Focusing now on the nozzle 14, best seen in FIGS. 2 and 3, it will be seen that the nozzle 14 has an imperforate forward surface and a plurality of perforations 20 which are in communication with the interior of the flexible tube 10 and which are oriented radially of the flexible tube 10. Thus, as illustrated in FIG. 2, water discharging from the perforations 20 sprays directly on or towards the side of the clogged pipe, not forwardly as is conventional with prior-art flexible augers of this general type.
In use, as shown in FIG. 2, the nozzle 14 is forced through the material 22 clogging the pipe 24, water 26 is then discharged through the perforations 20 in the nozzle 14, and the nozzle 14 is pulled backwards toward the material 22 while discharge of the water 26 through the perforations 20 is continued. Preferably, but not essentially, the nozzle 14 is rotated while it is being pulled backwards toward the material 22, thereby constantly changing the point of impact of the water spray and helping to dislodge the materials 22.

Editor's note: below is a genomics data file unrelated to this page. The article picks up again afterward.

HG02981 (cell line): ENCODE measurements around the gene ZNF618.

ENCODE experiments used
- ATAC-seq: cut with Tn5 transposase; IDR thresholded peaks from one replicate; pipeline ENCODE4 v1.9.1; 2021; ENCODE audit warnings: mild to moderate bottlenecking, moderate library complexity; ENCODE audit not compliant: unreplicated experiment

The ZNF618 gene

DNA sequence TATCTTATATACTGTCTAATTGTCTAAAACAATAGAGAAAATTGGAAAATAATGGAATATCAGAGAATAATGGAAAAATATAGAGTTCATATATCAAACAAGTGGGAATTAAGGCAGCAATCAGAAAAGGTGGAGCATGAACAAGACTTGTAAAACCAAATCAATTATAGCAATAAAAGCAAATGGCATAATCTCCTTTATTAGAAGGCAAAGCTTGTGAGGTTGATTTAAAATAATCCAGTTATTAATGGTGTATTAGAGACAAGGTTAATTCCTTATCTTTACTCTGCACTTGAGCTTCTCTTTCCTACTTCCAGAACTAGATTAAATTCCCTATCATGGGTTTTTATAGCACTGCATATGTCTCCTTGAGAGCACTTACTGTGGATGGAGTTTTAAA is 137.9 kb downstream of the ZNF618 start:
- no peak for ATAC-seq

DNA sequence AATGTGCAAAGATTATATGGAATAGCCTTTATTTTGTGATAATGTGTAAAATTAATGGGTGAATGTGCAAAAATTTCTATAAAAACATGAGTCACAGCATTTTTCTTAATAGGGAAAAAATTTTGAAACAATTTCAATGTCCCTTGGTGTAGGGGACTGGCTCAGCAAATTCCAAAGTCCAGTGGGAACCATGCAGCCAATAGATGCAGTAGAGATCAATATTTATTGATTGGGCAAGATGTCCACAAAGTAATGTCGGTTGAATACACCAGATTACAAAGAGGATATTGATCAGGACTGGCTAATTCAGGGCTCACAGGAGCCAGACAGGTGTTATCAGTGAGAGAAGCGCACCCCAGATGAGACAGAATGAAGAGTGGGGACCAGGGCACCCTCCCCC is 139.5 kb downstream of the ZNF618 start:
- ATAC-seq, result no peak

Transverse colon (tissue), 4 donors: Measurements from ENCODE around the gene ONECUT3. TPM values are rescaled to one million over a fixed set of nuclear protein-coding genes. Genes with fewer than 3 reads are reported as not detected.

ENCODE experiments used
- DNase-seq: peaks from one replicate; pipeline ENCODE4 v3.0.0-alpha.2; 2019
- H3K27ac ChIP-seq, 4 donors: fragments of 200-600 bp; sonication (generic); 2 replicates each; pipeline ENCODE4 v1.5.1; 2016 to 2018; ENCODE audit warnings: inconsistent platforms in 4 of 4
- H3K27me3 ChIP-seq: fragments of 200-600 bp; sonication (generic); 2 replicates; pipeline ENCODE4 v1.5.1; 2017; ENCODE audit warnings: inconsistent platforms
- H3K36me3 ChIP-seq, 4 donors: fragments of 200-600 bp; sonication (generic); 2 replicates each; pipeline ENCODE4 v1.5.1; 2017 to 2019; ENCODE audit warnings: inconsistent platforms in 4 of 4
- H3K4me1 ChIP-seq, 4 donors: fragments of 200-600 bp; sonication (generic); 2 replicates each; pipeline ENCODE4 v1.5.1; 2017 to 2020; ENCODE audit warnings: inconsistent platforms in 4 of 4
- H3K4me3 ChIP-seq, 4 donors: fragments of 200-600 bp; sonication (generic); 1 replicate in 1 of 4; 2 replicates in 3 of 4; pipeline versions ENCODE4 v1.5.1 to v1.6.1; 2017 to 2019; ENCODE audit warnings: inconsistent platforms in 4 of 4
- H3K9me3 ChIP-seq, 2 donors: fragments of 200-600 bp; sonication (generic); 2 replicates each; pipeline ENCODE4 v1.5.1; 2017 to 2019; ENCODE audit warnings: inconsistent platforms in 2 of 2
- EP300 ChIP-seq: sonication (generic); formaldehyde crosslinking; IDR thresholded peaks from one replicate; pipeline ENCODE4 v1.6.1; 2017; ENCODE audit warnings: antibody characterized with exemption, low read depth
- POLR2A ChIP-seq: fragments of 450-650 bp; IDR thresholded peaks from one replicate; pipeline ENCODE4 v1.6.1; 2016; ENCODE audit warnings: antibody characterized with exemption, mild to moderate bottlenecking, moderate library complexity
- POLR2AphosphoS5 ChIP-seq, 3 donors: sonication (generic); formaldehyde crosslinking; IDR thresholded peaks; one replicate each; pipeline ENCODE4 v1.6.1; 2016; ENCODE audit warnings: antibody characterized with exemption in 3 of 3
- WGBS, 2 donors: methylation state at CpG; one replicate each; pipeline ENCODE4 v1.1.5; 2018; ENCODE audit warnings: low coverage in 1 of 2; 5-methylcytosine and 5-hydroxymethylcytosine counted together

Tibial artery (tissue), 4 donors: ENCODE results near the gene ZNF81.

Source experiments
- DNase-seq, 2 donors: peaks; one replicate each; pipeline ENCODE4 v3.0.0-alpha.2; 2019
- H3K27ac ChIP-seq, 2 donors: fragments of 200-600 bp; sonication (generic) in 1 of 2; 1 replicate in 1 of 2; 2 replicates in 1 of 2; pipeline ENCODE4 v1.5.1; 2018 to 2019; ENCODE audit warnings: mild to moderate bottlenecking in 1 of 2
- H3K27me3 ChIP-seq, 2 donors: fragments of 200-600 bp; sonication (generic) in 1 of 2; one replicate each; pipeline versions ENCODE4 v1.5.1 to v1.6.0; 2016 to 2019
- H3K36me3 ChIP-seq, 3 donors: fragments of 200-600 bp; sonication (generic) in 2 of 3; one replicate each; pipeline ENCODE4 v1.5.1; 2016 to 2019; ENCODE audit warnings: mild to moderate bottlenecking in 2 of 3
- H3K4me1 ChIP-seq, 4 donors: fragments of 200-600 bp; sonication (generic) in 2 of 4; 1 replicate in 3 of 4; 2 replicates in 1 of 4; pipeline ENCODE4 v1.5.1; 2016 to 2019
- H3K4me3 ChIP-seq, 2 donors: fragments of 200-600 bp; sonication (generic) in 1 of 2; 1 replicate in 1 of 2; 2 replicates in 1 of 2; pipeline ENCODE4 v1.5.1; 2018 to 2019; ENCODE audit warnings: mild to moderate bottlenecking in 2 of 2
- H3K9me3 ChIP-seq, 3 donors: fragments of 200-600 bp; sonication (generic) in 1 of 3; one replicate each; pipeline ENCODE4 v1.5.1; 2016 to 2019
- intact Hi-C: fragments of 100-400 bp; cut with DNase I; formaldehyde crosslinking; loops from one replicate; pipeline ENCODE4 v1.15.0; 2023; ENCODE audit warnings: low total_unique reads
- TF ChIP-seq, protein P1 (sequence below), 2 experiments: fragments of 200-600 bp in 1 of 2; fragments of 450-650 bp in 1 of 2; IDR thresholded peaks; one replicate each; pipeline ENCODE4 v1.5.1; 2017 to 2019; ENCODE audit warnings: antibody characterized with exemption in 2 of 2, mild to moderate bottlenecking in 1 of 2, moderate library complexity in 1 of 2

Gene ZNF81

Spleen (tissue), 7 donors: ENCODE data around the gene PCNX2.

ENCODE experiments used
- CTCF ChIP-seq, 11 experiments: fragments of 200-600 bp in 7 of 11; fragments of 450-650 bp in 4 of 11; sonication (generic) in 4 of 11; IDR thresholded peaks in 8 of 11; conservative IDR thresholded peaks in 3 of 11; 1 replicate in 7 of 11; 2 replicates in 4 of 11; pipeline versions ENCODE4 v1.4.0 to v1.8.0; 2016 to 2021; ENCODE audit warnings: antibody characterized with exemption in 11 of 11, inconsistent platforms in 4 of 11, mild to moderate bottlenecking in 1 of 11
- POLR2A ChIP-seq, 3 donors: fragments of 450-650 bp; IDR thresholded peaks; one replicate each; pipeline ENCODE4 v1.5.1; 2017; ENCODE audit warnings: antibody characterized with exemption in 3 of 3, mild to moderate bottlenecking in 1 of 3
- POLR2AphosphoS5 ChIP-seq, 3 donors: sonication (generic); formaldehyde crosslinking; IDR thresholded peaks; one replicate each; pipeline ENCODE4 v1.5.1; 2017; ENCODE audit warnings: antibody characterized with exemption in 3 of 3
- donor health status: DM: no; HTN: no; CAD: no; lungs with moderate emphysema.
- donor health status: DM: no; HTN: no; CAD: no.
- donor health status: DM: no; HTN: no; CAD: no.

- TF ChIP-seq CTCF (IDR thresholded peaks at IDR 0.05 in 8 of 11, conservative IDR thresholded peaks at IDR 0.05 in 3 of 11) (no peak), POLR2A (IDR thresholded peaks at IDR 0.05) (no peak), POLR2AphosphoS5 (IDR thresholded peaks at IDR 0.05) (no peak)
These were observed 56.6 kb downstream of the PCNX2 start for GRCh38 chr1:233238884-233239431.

In practice the device described herein has been found to be extremely effective in cleaning out clogged pipes, and no difficulty has been experienced with water backing up in the pipe. Moreover, the device is extremely durable and subject to virtually no mechanical malfunctions. For instance, clogging of the perforations 20 has not proved to be a problem since they are on a radial surface and are therefore not forced directly into the clogging material and since the water being discharged through the perforations 20 under high pressure tends to keep them clean in any event.
While the present invention has been illustrated by a detailed description of a preferred embodiment thereof, it will be obvious to those skilled in the art that various changes in form and detail can be made therein without departing from the true scope of the invention. In that reason, the invention must be measured by the claims appealed hereto and not by the foregoing preferred embodiment.